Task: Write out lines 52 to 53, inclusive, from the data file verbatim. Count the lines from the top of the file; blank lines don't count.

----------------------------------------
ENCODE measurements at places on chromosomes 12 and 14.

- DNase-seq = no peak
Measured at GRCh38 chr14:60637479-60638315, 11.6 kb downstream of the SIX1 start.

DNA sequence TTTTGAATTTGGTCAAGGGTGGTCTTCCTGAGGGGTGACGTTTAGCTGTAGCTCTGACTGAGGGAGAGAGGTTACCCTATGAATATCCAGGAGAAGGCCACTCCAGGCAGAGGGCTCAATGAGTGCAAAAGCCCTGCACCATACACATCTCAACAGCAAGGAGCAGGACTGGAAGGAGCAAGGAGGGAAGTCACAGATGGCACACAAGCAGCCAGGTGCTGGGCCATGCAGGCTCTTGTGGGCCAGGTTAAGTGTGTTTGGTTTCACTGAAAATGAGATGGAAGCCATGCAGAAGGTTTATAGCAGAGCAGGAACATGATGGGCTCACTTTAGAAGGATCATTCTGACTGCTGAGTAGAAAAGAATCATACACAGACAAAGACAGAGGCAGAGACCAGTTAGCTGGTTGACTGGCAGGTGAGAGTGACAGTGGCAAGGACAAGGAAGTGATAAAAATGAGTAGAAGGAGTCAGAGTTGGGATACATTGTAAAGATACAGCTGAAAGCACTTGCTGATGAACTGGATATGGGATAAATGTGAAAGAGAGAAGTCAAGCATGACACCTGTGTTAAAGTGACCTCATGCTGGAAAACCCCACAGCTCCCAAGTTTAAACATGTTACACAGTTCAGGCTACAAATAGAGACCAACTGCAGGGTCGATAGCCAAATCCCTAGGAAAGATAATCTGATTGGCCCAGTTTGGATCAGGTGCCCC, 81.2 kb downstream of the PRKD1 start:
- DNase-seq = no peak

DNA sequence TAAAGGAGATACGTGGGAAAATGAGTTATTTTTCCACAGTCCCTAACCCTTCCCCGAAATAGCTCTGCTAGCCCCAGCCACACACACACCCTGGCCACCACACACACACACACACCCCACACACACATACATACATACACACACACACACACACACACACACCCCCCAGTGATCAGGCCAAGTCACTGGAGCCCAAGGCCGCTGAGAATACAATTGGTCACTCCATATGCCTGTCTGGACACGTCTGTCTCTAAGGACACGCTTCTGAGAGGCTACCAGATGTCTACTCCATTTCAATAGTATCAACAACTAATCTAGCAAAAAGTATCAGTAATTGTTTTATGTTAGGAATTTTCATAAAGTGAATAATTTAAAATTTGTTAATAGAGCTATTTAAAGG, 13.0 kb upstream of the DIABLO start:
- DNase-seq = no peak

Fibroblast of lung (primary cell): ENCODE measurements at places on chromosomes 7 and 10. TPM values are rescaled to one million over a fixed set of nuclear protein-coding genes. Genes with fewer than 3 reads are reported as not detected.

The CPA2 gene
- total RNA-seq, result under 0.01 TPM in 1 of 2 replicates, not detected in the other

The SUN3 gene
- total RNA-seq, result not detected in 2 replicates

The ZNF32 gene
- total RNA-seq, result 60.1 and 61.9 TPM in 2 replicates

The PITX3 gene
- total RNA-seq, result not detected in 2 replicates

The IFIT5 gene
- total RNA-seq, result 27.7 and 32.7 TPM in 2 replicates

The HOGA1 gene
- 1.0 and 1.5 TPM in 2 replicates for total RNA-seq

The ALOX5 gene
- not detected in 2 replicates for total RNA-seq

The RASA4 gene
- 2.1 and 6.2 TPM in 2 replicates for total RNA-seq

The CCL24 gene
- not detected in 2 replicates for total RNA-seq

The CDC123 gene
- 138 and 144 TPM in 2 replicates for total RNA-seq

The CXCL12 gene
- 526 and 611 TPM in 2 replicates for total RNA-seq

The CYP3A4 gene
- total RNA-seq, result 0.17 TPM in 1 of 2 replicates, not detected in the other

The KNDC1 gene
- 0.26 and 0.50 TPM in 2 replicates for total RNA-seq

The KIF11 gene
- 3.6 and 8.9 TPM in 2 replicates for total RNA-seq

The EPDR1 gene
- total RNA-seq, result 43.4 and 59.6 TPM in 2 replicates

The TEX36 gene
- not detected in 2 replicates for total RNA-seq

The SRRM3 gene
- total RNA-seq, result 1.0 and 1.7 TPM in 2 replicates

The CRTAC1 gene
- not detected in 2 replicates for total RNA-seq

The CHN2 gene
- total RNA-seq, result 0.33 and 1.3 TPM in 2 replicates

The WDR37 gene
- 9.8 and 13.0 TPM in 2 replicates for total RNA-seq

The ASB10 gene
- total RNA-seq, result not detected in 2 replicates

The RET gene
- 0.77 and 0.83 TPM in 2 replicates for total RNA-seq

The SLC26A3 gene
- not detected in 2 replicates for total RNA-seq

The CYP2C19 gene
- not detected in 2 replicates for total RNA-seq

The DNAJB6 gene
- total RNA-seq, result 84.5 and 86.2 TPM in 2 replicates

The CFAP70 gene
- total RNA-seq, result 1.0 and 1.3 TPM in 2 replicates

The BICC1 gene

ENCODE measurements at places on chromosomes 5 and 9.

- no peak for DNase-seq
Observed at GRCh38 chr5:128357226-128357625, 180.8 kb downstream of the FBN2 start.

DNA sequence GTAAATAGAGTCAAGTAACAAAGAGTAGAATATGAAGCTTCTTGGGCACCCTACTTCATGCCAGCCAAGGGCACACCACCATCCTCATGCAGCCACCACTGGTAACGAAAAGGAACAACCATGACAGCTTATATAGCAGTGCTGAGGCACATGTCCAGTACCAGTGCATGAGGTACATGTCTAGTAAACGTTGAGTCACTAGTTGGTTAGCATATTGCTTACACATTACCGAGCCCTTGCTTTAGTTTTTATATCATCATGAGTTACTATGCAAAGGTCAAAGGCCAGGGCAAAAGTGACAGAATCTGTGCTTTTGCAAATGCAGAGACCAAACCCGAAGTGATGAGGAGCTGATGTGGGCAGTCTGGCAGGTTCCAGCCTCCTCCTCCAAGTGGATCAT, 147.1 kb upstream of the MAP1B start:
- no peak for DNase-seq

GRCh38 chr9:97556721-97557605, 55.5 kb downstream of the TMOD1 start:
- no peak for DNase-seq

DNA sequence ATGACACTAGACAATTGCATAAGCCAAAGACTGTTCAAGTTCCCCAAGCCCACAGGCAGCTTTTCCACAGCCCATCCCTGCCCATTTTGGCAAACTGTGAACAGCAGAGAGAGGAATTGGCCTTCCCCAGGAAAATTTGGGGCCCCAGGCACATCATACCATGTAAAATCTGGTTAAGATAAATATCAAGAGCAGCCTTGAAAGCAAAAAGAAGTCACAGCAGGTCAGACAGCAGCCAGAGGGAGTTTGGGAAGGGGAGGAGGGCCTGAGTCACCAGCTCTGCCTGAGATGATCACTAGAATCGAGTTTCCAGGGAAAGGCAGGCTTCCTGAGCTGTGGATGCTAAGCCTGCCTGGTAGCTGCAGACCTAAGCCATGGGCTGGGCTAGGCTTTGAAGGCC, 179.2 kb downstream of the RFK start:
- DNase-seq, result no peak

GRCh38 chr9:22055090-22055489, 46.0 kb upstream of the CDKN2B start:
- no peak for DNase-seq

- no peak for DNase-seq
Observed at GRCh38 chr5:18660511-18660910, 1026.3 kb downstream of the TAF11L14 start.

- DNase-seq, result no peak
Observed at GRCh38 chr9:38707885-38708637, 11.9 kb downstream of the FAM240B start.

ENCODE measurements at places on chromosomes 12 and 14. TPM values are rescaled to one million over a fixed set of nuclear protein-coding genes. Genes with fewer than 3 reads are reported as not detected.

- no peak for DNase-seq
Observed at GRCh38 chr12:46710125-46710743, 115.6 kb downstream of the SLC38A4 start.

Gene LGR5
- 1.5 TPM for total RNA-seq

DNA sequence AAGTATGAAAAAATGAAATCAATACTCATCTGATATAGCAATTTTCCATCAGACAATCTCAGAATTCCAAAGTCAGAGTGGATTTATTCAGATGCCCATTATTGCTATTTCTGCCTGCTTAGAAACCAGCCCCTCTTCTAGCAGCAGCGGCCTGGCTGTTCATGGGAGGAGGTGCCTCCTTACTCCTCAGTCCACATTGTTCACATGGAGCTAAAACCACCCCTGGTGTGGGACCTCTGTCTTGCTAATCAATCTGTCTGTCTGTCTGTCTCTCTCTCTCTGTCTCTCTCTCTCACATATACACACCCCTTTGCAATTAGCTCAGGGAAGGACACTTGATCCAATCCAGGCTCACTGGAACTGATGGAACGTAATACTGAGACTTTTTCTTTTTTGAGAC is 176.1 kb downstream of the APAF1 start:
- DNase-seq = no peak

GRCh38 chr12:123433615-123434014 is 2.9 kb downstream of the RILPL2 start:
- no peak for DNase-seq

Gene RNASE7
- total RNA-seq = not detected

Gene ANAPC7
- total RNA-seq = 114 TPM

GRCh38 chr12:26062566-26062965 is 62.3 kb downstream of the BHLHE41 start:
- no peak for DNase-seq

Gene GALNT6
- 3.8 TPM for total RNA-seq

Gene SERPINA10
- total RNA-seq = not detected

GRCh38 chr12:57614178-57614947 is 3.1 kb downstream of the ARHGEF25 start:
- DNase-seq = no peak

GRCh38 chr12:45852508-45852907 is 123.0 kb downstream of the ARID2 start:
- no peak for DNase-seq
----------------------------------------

- 0.77 and 0.83 TPM in 2 replicates for total RNA-seq

The SLC26A3 gene